A blog dedicated to providing quotes by and posts relating to one of the most influential (and quotable!) authors of the twentieth century, G.K. Chesterton (1874-1936). If you do not know much about GKC, I suggest visiting the webpage of the American Chesterton Society as well as this wonderful Chesterton Facebook Page by a fellow Chestertonian

I also have created a list detailing examples of the influence of Chesterton if you are interested, that I work on from time to time.

(Moreover, for a list of short GKC quotes, I have created one here, citing the sources)

"...Stevenson had found that the secret of life lies in laughter and humility."

-Heretics (1905)

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"The Speaker" Articles

A book I published containing 112 pieces Chesterton wrote for the newspaper "The Speaker" at the beginning of his career.

They are also available for free electronically on another blog of mine here, if you wish to read them that way.




Monday, April 16, 2018

Hamlet was only a mild sort of murderer; a more or less accidental and parenthetical murderer; an amateur. But Macbeth was a good, solid, serious, self-respecting murderer; and we must not have any nonsense about him. For the play of Macbeth is, in the supreme and special sense, the Christian Tragedy; to be set against the Pagan Tragedy of Oedipus. It is the whole point about Oedipus that he does not know what he is doing. And it is the whole point about Macbeth that he does know what he is doing. It is not a tragedy of Fate but a tragedy of Freewill. He is tempted of a devil, but he is not driven by a destiny. If the actor pronounces the words properly, the whole audience ought to feel that the story may yet have an entirely new ending, when Macbeth says suddenly, ‘We will proceed no further in this business.’ The incredible confusion of modern thought is always suggesting that any indication that men have been influenced is an indication that they have been forced. All men are always being influenced; for every incident is an influence. The question is, which incident shall we allow to be most influential. Macbeth was influenced; but he consented to be influenced. He was not, like a blind tragic pagan, obeying something he thought he ought to obey. He does not worship the Three Witches like the Three Fates. He is a good enlightened Christian, and sins against the light.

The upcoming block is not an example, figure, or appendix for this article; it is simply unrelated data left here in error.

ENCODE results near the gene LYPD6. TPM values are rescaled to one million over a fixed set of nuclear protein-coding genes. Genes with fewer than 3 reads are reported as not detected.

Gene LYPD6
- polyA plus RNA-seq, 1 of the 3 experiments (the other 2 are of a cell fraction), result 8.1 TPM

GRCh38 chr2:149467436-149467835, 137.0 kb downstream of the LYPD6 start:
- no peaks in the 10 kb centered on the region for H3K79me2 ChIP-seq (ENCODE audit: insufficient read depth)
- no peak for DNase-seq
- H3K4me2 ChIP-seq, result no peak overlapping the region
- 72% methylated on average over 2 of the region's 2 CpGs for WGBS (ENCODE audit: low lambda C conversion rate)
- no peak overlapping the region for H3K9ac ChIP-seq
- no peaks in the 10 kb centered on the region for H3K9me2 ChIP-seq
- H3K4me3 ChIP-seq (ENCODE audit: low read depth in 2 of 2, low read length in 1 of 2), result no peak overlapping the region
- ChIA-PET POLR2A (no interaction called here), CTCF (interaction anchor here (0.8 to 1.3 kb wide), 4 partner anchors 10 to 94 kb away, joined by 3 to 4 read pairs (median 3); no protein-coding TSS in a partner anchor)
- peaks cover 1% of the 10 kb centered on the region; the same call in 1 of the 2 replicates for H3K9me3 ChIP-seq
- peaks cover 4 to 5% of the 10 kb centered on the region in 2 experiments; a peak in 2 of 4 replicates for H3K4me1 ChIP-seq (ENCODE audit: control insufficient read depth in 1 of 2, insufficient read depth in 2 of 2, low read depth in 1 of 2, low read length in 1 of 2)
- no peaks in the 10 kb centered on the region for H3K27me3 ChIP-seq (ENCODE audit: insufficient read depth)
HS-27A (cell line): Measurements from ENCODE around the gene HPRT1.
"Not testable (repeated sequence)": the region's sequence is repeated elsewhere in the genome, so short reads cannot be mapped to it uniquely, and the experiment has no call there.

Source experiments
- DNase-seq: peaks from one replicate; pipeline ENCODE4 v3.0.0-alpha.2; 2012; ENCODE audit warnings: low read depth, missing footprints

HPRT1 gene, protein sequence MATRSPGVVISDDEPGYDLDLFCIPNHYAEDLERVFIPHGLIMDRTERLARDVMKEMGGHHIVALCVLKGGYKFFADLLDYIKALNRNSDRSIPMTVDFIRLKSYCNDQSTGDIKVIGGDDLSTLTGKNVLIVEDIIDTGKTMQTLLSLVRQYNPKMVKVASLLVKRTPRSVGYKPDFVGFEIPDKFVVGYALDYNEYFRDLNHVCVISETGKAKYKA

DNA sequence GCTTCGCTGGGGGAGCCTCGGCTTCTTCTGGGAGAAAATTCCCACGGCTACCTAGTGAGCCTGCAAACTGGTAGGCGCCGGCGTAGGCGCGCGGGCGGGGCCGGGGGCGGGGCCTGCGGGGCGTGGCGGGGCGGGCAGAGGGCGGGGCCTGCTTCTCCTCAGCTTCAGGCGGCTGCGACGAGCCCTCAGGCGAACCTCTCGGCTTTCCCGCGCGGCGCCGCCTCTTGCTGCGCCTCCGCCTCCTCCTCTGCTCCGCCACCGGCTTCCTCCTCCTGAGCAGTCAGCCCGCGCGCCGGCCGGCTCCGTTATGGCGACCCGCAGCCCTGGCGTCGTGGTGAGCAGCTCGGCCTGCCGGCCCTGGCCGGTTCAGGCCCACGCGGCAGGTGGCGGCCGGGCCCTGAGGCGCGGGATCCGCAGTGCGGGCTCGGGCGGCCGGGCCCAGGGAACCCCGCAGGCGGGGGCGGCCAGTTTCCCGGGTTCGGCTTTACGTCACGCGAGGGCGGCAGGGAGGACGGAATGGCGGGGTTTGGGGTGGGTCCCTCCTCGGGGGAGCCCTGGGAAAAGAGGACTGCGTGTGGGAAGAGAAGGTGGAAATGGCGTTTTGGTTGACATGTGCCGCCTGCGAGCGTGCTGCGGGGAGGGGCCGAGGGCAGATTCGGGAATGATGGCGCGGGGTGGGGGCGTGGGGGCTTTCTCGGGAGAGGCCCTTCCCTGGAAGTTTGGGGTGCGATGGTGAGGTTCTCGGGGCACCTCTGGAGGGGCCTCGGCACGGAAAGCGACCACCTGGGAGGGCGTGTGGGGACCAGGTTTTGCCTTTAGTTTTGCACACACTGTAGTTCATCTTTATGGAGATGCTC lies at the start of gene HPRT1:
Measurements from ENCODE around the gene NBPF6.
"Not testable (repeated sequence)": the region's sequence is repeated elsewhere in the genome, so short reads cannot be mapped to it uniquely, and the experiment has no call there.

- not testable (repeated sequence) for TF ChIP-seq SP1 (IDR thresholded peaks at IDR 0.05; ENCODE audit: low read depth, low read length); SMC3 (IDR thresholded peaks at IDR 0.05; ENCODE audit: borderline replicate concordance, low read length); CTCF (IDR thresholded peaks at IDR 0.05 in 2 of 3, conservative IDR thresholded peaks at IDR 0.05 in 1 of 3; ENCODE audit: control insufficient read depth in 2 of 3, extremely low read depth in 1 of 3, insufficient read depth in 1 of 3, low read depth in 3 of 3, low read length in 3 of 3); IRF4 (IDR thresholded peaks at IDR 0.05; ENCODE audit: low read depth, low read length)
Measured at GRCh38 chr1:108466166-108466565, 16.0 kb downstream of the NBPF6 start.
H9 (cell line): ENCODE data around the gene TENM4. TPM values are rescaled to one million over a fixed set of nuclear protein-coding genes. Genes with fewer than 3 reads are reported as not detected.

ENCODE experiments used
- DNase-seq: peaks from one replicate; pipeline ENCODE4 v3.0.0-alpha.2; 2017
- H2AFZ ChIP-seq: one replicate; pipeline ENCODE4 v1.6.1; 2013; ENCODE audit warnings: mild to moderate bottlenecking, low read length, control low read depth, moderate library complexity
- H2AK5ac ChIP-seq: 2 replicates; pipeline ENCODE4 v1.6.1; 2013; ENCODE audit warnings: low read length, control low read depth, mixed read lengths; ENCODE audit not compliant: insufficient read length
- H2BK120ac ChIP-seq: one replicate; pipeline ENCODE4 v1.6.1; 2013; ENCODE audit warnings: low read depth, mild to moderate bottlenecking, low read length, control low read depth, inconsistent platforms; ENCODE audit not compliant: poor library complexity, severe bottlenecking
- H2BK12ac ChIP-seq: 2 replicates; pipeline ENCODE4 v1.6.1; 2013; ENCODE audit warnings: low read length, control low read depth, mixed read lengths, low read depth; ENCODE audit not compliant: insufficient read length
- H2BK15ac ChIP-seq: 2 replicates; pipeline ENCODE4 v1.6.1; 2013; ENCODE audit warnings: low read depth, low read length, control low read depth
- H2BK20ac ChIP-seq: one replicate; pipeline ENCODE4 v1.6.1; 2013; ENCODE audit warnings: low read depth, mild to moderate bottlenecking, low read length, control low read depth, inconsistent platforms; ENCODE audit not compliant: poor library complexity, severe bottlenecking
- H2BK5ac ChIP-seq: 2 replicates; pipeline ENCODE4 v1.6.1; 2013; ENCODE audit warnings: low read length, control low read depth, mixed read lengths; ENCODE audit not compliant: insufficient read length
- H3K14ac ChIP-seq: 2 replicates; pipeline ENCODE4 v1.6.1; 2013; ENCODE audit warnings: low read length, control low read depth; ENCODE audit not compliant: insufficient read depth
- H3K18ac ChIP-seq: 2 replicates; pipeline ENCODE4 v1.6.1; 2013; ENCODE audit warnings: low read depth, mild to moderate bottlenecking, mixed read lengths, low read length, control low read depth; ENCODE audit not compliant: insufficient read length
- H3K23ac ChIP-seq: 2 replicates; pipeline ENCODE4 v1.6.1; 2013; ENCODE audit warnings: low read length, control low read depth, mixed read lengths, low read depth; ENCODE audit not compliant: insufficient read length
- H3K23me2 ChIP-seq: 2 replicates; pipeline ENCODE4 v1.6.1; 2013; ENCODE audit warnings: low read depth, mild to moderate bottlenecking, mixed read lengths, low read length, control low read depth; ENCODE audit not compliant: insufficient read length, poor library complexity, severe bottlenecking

-Chesterton on Shakespeare (1971)

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